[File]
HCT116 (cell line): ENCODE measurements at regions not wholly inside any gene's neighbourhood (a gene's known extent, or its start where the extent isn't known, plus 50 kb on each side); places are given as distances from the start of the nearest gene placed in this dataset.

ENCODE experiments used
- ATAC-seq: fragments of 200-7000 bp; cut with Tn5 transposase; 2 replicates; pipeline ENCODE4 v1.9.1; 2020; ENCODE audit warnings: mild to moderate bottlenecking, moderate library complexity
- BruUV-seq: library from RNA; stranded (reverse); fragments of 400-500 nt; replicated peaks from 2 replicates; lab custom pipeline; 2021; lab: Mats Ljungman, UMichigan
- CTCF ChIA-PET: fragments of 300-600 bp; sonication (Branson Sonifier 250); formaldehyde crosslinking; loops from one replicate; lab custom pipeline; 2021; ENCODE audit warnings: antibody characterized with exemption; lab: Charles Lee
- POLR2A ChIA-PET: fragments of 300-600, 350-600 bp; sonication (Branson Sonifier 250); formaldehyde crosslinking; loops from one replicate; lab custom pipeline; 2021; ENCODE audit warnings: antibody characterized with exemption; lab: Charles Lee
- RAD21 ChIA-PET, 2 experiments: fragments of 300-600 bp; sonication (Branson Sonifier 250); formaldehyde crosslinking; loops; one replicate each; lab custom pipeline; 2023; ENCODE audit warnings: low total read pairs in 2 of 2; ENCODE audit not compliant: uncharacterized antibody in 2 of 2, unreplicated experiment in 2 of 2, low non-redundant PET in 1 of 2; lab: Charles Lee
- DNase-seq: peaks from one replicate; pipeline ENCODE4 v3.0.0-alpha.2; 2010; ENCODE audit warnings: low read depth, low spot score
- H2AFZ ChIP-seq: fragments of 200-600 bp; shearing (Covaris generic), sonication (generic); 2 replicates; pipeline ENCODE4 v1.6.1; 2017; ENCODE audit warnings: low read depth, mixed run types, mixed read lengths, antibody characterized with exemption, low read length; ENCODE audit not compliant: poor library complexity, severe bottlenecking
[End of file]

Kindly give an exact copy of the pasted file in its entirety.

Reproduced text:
HCT116 (cell line): ENCODE measurements at regions not wholly inside any gene's neighbourhood (a gene's known extent, or its start where the extent isn't known, plus 50 kb on each side); places are given as distances from the start of the nearest gene placed in this dataset.

ENCODE experiments used
- ATAC-seq: fragments of 200-7000 bp; cut with Tn5 transposase; 2 replicates; pipeline ENCODE4 v1.9.1; 2020; ENCODE audit warnings: mild to moderate bottlenecking, moderate library complexity
- BruUV-seq: library from RNA; stranded (reverse); fragments of 400-500 nt; replicated peaks from 2 replicates; lab custom pipeline; 2021; lab: Mats Ljungman, UMichigan
- CTCF ChIA-PET: fragments of 300-600 bp; sonication (Branson Sonifier 250); formaldehyde crosslinking; loops from one replicate; lab custom pipeline; 2021; ENCODE audit warnings: antibody characterized with exemption; lab: Charles Lee
- POLR2A ChIA-PET: fragments of 300-600, 350-600 bp; sonication (Branson Sonifier 250); formaldehyde crosslinking; loops from one replicate; lab custom pipeline; 2021; ENCODE audit warnings: antibody characterized with exemption; lab: Charles Lee
- RAD21 ChIA-PET, 2 experiments: fragments of 300-600 bp; sonication (Branson Sonifier 250); formaldehyde crosslinking; loops; one replicate each; lab custom pipeline; 2023; ENCODE audit warnings: low total read pairs in 2 of 2; ENCODE audit not compliant: uncharacterized antibody in 2 of 2, unreplicated experiment in 2 of 2, low non-redundant PET in 1 of 2; lab: Charles Lee
- DNase-seq: peaks from one replicate; pipeline ENCODE4 v3.0.0-alpha.2; 2010; ENCODE audit warnings: low read depth, low spot score
- H2AFZ ChIP-seq: fragments of 200-600 bp; shearing (Covaris generic), sonication (generic); 2 replicates; pipeline ENCODE4 v1.6.1; 2017; ENCODE audit warnings: low read depth, mixed run types, mixed read lengths, antibody characterized with exemption, low read length; ENCODE audit not compliant: poor library complexity, severe bottlenecking